Mazda’s all-new MX-5 roadster is now just days away from its global debut, with months of reports and rumours soon to be realised or debunked.
Simultaneous unveilings are planned for Japan, Spain and the US. Pesky time zones notwithstanding, September 4 is the date we Aussies can etch into the kitchen calendar.
What can we expect? Well, for the event, we'll get pop group Duran Duran - another icon of the 80s - providing the soundtrack.
As for the car itself, nobody knows for sure, with Mazda so far handling one of the most masterfully secure model launches in motoring history.
Still, no shortage of reports and rumours have surfaced over the past year. For a preview of what we might see this week, here’s a round-up of the best.
Above rendering by Milos Dvorak.
Unofficial speculative renderings of the new ‘ND’ MX-5 have been flying thick and fast for almost as long as the current ‘NC’ generation has been on the market.
Others have pointed to a return to the MX-5’s design roots, embracing and evolving the little roadster’s classic ‘soapbar’ looks.
They may all be wrong. Speaking with TMR in August, Mazda Australia boss Martin Benders confirmed the new MX-5 will look “nothing like” the outgoing NC.
Will it then take its cues from Mazda’s newest models, after all? Is there a Kodo-styled MX-5 around the corner?
“I would say it’s more of an evolved version of that,” Mr Benders said.
A revealing spy video captured by an eagle-eyed fan in Japan last month also looks to have recorded the most revealing look yet at the new MX-5.
The footage appears to echo Benders’ comments, hinting at a new shape with a taller rear deck, shortened overhangs and muscular guards.
Here is where Mazda has been the least secretive, revealing the new MX-5’s bones back in April.
With that ‘unveiling’ came confirmation that the new MX-5 will boast super short overhangs, 50:50 weight distribution and the return of the MX-5’s ‘power plant frame’.
The carmaker also confirmed a roughly 100kg weight loss, which will bring the new model incredibly close to 1000kg.
After styling, the MX-5’s powertrain has been one of the key points of debate for fans and armchair experts alike.
Like Mazda’s wider passenger range, the new MX-5 will use small efficient SkyActiv petrol engines.
Popular opinion points to a pair of side-by-side options, one a smaller entry 1.5 litre unit and the other a more powerful 2.0 litre mill.
Both are expected to be naturally-aspirated, reportedly producing around 96kW in 1.5 form and between 125-135kW for the larger unit.
That will make the 1.5 engine more of a style-focused price leader, while the more powerful 2.0 litre unit should make for a worthy successor to the NC’s 118kW mill - particularly with the new MX-5’s lighter kerb weight.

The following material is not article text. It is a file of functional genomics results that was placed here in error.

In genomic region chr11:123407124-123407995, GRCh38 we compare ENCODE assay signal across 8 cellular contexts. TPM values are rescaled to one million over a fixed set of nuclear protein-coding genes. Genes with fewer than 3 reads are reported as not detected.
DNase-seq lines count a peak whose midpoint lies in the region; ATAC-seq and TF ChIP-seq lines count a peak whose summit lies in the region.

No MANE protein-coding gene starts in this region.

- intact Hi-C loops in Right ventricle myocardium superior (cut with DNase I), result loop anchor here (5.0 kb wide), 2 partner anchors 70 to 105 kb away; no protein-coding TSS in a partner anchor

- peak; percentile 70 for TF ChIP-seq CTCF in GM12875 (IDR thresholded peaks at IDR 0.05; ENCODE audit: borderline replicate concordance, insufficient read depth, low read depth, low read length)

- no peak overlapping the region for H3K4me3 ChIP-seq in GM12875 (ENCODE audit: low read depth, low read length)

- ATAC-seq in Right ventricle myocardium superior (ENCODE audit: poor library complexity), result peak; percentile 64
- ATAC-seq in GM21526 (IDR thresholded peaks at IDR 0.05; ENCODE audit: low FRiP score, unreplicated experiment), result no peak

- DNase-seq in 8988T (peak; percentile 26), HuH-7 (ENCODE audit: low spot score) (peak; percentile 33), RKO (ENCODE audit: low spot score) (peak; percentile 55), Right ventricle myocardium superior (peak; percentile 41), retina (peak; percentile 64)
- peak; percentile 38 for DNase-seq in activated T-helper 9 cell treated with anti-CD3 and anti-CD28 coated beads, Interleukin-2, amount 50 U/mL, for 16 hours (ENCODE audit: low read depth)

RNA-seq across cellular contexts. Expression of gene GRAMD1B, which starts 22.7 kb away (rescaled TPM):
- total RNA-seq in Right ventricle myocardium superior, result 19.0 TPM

Other reports point to plans for a diesel model - but nothing as compelling as the company’s 129kW/420Nm 2.2 litre unit.
Rumours suggest instead that a smaller unit will feature, possibly the 1.5 diesel that offers 77kW and 250Nm. Useable numbers, if not exciting.
And, depending on who you ask, we could see a turbocharged MX-5, with Britain’s What Car reporting back in 2012 that a 150kW 1.3 litre turbo would star.
The smart money however is on those 1.5 and 2.0 litre petrol units.
Ah yes, price. The current NC MX-5’s $47,280 starting price has long been a point of contention among enthusiasts.
Of course, for a long time, it was the only rear-wheel-drive two-door available in Australia for under $50,000.
And, as a convertible, it remains the only rear-wheel-drive droptop you can get in that price range, with Nissan’s $65,930 370Z Roadster the other key choice.
But the arrival of Toyota’s 86 and its Subaru BRZ sibling, available now from $29,990 and $37,150 respectively, could move Mazda to ‘reboot’ its approach to the MX-5’s pricing.
Mazda says it’s not influenced by either of those top-selling coupes, but it has conceded that a price-leading base model could be on the cards.
Nothing has been confirmed, but reports suggest the new roadster could debut at a point below $40,000 - potentially with that entry-level 1.5 litre engine - to attract those buyers interested more in style than outright power.
And what’s this about a coupe?
Perhaps the least likely of the myriad MX-5 rumours is the talk of a proper coupe companion.
Unlike the NC’s variant model and its folding hard-top roof, this new version would be a proper fastback two-door coupe in the traditional sense.
It wouldn’t be the first time Mazda has offered such a model, either, with a special fixed hardtop coupe model launching in Japan back in 2003.
That model, which included reworked body and chassis components, was limited to just 179 units.
We suspect that, while a soft-top is confirmed for the new MX-5, a hardtop is likely to again be of the folding variety - but perhaps with a more flowing coupe-like profile.
And that’s the latest. We won’t have to guess for much longer, though. Stay tuned to TMR for the new MX-5’s premiere this week.
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